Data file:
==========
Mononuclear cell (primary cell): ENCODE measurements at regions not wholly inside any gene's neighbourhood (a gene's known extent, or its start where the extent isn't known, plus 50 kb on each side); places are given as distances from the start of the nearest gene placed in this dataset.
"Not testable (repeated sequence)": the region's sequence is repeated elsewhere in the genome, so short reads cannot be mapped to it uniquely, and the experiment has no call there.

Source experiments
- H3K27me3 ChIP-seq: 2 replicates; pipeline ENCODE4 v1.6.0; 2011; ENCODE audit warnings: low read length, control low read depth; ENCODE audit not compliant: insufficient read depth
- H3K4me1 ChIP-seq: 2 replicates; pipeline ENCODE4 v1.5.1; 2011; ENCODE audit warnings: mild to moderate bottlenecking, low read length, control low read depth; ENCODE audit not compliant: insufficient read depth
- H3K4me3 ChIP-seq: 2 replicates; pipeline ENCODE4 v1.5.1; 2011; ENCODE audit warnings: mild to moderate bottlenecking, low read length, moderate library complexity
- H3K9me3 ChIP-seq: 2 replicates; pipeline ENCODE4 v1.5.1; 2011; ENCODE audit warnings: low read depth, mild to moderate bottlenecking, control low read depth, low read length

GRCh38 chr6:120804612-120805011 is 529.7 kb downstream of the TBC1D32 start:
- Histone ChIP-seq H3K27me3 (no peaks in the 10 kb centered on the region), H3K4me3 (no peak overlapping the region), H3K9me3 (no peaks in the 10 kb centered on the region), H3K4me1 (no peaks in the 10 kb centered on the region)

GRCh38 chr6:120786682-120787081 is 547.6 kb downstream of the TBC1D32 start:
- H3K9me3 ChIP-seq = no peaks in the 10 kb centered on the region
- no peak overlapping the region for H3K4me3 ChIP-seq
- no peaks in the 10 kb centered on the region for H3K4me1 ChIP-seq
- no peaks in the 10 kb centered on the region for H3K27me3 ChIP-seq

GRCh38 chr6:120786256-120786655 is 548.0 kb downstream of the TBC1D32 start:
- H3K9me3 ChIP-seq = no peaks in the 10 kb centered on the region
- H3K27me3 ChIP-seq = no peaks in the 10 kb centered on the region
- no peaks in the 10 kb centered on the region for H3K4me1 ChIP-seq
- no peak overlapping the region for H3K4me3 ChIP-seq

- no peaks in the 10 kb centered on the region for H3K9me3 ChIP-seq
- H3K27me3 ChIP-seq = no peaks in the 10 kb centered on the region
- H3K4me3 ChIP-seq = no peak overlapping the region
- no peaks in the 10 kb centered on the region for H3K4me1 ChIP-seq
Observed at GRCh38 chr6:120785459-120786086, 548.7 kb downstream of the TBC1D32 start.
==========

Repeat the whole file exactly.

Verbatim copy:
Mononuclear cell (primary cell): ENCODE measurements at regions not wholly inside any gene's neighbourhood (a gene's known extent, or its start where the extent isn't known, plus 50 kb on each side); places are given as distances from the start of the nearest gene placed in this dataset.
"Not testable (repeated sequence)": the region's sequence is repeated elsewhere in the genome, so short reads cannot be mapped to it uniquely, and the experiment has no call there.

Source experiments
- H3K27me3 ChIP-seq: 2 replicates; pipeline ENCODE4 v1.6.0; 2011; ENCODE audit warnings: low read length, control low read depth; ENCODE audit not compliant: insufficient read depth
- H3K4me1 ChIP-seq: 2 replicates; pipeline ENCODE4 v1.5.1; 2011; ENCODE audit warnings: mild to moderate bottlenecking, low read length, control low read depth; ENCODE audit not compliant: insufficient read depth
- H3K4me3 ChIP-seq: 2 replicates; pipeline ENCODE4 v1.5.1; 2011; ENCODE audit warnings: mild to moderate bottlenecking, low read length, moderate library complexity
- H3K9me3 ChIP-seq: 2 replicates; pipeline ENCODE4 v1.5.1; 2011; ENCODE audit warnings: low read depth, mild to moderate bottlenecking, control low read depth, low read length

GRCh38 chr6:120804612-120805011 is 529.7 kb downstream of the TBC1D32 start:
- Histone ChIP-seq H3K27me3 (no peaks in the 10 kb centered on the region), H3K4me3 (no peak overlapping the region), H3K9me3 (no peaks in the 10 kb centered on the region), H3K4me1 (no peaks in the 10 kb centered on the region)

GRCh38 chr6:120786682-120787081 is 547.6 kb downstream of the TBC1D32 start:
- H3K9me3 ChIP-seq = no peaks in the 10 kb centered on the region
- no peak overlapping the region for H3K4me3 ChIP-seq
- no peaks in the 10 kb centered on the region for H3K4me1 ChIP-seq
- no peaks in the 10 kb centered on the region for H3K27me3 ChIP-seq

GRCh38 chr6:120786256-120786655 is 548.0 kb downstream of the TBC1D32 start:
- H3K9me3 ChIP-seq = no peaks in the 10 kb centered on the region
- H3K27me3 ChIP-seq = no peaks in the 10 kb centered on the region
- no peaks in the 10 kb centered on the region for H3K4me1 ChIP-seq
- no peak overlapping the region for H3K4me3 ChIP-seq

- no peaks in the 10 kb centered on the region for H3K9me3 ChIP-seq
- H3K27me3 ChIP-seq = no peaks in the 10 kb centered on the region
- H3K4me3 ChIP-seq = no peak overlapping the region
- no peaks in the 10 kb centered on the region for H3K4me1 ChIP-seq
Observed at GRCh38 chr6:120785459-120786086, 548.7 kb downstream of the TBC1D32 start.